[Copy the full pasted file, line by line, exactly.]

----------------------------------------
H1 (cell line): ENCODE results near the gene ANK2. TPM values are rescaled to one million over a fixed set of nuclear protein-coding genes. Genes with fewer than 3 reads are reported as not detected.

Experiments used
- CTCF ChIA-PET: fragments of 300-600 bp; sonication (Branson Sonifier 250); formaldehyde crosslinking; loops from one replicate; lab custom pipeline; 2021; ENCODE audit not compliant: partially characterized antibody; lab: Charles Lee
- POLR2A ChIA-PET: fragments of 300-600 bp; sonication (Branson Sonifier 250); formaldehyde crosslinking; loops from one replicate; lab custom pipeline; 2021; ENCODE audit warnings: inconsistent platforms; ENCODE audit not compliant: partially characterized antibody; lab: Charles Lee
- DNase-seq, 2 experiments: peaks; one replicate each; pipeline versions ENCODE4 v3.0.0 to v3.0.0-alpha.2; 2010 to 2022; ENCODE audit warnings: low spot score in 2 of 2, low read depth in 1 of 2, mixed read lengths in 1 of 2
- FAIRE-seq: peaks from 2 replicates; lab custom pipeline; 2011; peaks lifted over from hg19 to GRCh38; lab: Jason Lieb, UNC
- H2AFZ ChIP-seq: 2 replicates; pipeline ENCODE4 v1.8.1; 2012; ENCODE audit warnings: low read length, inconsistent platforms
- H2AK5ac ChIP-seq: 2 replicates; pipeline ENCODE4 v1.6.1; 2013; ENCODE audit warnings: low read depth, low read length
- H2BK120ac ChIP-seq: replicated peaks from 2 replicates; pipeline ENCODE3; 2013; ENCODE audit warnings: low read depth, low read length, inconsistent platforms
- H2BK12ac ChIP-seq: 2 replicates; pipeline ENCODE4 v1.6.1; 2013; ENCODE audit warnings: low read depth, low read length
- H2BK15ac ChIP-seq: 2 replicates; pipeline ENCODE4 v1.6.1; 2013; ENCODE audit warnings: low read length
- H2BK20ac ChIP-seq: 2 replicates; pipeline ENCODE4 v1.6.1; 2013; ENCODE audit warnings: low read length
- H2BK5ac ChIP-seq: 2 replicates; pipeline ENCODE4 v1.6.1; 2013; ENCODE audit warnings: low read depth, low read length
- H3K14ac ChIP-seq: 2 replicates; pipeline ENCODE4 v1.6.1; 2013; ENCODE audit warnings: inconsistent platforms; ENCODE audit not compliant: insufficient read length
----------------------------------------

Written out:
H1 (cell line): ENCODE results near the gene ANK2. TPM values are rescaled to one million over a fixed set of nuclear protein-coding genes. Genes with fewer than 3 reads are reported as not detected.

Experiments used
- CTCF ChIA-PET: fragments of 300-600 bp; sonication (Branson Sonifier 250); formaldehyde crosslinking; loops from one replicate; lab custom pipeline; 2021; ENCODE audit not compliant: partially characterized antibody; lab: Charles Lee
- POLR2A ChIA-PET: fragments of 300-600 bp; sonication (Branson Sonifier 250); formaldehyde crosslinking; loops from one replicate; lab custom pipeline; 2021; ENCODE audit warnings: inconsistent platforms; ENCODE audit not compliant: partially characterized antibody; lab: Charles Lee
- DNase-seq, 2 experiments: peaks; one replicate each; pipeline versions ENCODE4 v3.0.0 to v3.0.0-alpha.2; 2010 to 2022; ENCODE audit warnings: low spot score in 2 of 2, low read depth in 1 of 2, mixed read lengths in 1 of 2
- FAIRE-seq: peaks from 2 replicates; lab custom pipeline; 2011; peaks lifted over from hg19 to GRCh38; lab: Jason Lieb, UNC
- H2AFZ ChIP-seq: 2 replicates; pipeline ENCODE4 v1.8.1; 2012; ENCODE audit warnings: low read length, inconsistent platforms
- H2AK5ac ChIP-seq: 2 replicates; pipeline ENCODE4 v1.6.1; 2013; ENCODE audit warnings: low read depth, low read length
- H2BK120ac ChIP-seq: replicated peaks from 2 replicates; pipeline ENCODE3; 2013; ENCODE audit warnings: low read depth, low read length, inconsistent platforms
- H2BK12ac ChIP-seq: 2 replicates; pipeline ENCODE4 v1.6.1; 2013; ENCODE audit warnings: low read depth, low read length
- H2BK15ac ChIP-seq: 2 replicates; pipeline ENCODE4 v1.6.1; 2013; ENCODE audit warnings: low read length
- H2BK20ac ChIP-seq: 2 replicates; pipeline ENCODE4 v1.6.1; 2013; ENCODE audit warnings: low read length
- H2BK5ac ChIP-seq: 2 replicates; pipeline ENCODE4 v1.6.1; 2013; ENCODE audit warnings: low read depth, low read length
- H3K14ac ChIP-seq: 2 replicates; pipeline ENCODE4 v1.6.1; 2013; ENCODE audit warnings: inconsistent platforms; ENCODE audit not compliant: insufficient read length